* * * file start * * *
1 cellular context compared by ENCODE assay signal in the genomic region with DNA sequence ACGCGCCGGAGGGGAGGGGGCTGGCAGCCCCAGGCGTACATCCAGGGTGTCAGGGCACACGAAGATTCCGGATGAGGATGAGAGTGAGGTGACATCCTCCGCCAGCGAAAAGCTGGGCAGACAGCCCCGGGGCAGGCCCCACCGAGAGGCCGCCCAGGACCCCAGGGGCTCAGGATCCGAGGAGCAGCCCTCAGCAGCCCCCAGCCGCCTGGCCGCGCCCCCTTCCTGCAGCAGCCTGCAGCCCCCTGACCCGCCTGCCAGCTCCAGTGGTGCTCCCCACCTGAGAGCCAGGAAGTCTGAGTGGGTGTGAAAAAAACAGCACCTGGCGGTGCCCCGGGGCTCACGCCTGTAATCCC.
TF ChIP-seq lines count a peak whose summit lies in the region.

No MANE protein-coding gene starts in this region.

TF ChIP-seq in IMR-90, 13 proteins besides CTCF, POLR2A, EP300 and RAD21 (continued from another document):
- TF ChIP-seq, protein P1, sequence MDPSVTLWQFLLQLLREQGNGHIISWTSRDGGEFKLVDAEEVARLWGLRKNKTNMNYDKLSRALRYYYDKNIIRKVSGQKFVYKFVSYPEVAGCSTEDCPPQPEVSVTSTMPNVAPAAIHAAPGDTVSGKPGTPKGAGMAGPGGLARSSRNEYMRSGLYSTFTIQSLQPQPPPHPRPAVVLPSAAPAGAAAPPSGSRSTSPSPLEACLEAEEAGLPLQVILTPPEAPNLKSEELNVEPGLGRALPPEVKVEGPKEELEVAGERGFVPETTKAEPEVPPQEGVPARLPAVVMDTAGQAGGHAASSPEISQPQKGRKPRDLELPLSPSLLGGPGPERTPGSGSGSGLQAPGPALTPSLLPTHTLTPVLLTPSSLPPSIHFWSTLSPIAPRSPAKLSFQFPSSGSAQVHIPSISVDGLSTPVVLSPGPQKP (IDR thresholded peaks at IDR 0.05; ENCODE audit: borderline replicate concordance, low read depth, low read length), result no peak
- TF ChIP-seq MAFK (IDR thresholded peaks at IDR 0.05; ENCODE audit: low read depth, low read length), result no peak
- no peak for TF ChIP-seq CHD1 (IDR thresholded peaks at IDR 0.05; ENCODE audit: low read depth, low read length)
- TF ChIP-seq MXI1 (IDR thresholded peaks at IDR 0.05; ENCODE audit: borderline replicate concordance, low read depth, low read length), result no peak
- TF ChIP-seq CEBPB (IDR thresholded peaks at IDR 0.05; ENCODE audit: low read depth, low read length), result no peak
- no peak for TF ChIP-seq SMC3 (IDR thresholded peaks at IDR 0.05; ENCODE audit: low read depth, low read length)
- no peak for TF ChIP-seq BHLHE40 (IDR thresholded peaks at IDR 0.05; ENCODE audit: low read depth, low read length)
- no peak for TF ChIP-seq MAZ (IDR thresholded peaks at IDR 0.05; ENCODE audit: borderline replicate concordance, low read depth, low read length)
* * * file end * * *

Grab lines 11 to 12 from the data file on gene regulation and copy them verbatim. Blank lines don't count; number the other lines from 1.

- no peak for TF ChIP-seq BHLHE40 (IDR thresholded peaks at IDR 0.05; ENCODE audit: low read depth, low read length)
- no peak for TF ChIP-seq MAZ (IDR thresholded peaks at IDR 0.05; ENCODE audit: borderline replicate concordance, low read depth, low read length)